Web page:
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Dr Stella Bradbury,
Dr Jim Hinton,
Dr Johannes Knapp,
Dr Jeremy Lloyd-Evans and
Dr Joachim Rose.

Very High Energy Gamma-Ray Astronomy

Artists impression of a microquasar. Microquasars are accreting binary systems which emit very-high-energy gamma-rays.

Very High Energy gamma-rays do not occur naturally on Earth. They are associated with the acceleration and interaction of relativistic particles at energies beyond those achievable in man-made accelerators. Gamma-ray astronomy is the astronomy of the "non-thermal universe", tracing the most violent and energetic phenomena at work inside our galaxy and beyond. These phenomena include the explosive deaths of stars (supernovae or hypernovae), the particle winds and shocks driven by neutron stars spinning on their axes millions of times faster than the sun, and the superluminal jets of active galaxies powered by super-massive black holes. Unlike charged cosmic ray particles, gamma-ray photons wing their way directly to us without having their paths bent by galactic and extra-galactic magnetic fields. They are also more penetrating than light of longer wavelengths, so less easily absorbed by the gas and dust surrounding feeding black holes. VHE gamma-rays therefore offer a unique insight into some of the most extreme regions of our universe. The only trouble is, there are very few of these exceptionally energetic photons, so satellite detectors simply aren't big enough to catch them. We need instruments which can collect gamma-rays from an area the size of a couple of football pitches.

The prototype 12m diameter telescope for
VERITAS: the Very Energetic Radiation Imaging
Telescope Array System

The Imaging Atmospheric Cherenkov Technique for VHE gamma-ray astronomy was pioneered by the Whipple Collaboration, operating a 10 m diameter optical reflector near Tucson, Arizona. When a VHE gamma-ray enters the Earth's atmosphere, it generates a shower of secondary charged particles which in turn cause a flash of blue Cherenkov light. The Cherenkov light flashes due to incoming gamma-rays and charged cosmic rays are estimated to contribute about 0.1% of the brightness of the night sky. However, each flash lasts for just ten thousand millionths of a second, so it is impossible for our eyes to register the fact that the atmosphere is scintillating. To detect the flashes of Cherenkov light we use photomultiplier tube cameras at the focus of large optical reflectors. Gamma-rays are extracted from the huge background of charged cosmic rays by searching for narrow Cherenkov images pointing to the position of an astronomical object in the camera's field of view. This method of "Hillas parameterisation", which stemmed from the work of Professor Michael Hillas at Leeds, was used in the first detection of a steady VHE gamma-ray source - the Crab Nebula - in 1989, and has since been adopted world-wide.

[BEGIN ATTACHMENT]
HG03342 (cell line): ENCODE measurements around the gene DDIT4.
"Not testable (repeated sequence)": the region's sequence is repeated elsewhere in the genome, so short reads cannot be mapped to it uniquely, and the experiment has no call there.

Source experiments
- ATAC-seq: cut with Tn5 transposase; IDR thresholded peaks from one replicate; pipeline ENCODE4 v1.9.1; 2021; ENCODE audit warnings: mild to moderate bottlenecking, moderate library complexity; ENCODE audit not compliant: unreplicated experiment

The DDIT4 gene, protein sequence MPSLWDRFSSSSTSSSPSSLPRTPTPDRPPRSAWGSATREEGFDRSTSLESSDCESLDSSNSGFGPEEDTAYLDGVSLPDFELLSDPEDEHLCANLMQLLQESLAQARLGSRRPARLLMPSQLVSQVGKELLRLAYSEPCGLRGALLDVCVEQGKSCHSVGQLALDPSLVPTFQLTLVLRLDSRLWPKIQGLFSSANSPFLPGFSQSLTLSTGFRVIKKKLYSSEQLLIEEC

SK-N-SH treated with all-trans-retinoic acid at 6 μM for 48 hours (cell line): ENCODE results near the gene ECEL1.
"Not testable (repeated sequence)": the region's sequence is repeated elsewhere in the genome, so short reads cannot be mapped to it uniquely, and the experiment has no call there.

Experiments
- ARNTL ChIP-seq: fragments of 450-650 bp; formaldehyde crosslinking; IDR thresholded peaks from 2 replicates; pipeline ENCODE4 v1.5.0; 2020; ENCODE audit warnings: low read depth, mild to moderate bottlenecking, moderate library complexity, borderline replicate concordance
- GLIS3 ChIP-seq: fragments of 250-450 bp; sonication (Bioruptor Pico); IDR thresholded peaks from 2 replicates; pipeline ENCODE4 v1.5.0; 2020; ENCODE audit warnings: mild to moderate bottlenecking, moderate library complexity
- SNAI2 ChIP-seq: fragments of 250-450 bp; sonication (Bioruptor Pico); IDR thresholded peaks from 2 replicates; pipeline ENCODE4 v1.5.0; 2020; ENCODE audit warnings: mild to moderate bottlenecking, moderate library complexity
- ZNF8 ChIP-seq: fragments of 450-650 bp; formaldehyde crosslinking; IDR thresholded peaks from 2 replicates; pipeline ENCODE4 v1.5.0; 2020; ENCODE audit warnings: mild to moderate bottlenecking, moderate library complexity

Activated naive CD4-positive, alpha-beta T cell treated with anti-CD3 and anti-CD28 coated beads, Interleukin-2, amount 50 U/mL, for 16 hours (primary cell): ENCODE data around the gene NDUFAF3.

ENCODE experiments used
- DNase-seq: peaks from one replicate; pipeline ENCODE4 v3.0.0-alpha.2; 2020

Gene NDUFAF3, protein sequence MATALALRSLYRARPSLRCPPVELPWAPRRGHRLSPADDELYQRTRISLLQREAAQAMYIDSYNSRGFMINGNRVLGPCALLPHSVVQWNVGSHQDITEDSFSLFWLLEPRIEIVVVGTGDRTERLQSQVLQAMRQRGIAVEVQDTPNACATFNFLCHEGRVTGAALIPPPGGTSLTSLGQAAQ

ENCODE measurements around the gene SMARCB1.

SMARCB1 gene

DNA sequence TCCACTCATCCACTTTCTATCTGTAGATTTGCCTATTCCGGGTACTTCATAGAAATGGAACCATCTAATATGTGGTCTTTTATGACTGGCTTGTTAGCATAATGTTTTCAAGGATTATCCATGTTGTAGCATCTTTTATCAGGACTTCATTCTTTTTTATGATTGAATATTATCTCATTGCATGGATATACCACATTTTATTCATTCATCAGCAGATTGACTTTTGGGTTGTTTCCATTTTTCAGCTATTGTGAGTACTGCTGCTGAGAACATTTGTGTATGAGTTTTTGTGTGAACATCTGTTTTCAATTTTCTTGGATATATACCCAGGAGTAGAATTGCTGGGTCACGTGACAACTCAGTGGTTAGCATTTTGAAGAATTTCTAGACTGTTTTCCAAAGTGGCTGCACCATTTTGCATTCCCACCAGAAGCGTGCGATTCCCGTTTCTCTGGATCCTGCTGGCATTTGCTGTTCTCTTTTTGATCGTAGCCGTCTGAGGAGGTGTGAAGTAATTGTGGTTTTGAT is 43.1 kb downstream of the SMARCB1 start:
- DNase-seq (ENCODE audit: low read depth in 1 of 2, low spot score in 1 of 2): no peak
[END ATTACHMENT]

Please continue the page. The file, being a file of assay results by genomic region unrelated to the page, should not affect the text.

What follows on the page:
Members of the School of Physics & Astronomy are now involved in two major VHE gamma-ray projects. These instruments, VERITAS in the Northern Hemisphere and H.E.S.S. in the South, together provide a view of the whole very high energy sky.

VERITAS

Together with collaborators in the U.S., Ireland and Canada, we are constructing the Very Energetic Radiation Imaging Telescope Array - VERITAS. By the end of 2006 we will have four 12 m diameter Imaging Atmospheric Cherenkov Telescopes operating on Kitt Peak in Arizona. Leeds' contributions include a nuclear instrumentation-type high speed trigger system, data analysis software and the acronym (thanks to Alisdair Rodgers, PhD student 1997)!

The H.E.S.S. telescopes in the Khomas Highlands of Namibia

H.E.S.S.

The High Energy Stereoscopic System (H.E.S.S.) is a similar array of four Cherenkov telescopes located in the Khomas Highlands of Namibia in Southern Africa. Fully operational since the beginning of 2004, H.E.S.S. has produced a string of important new results, including: the first true astronomical gamma-ray image, the first detection of diffuse VHE gamma-ray emission from molecular clouds, the first detection of periodic VHE emission from a microquasar, and the discovery of the most distant known VHE emitting active galaxy. The H.E.S.S. is a collaboration of around 100 scientists from ten different European and African countries.

Views of the high energy universe: the Vela region seen in X-rays (left and centre) and VHE gamma-rays (right). See here for more details.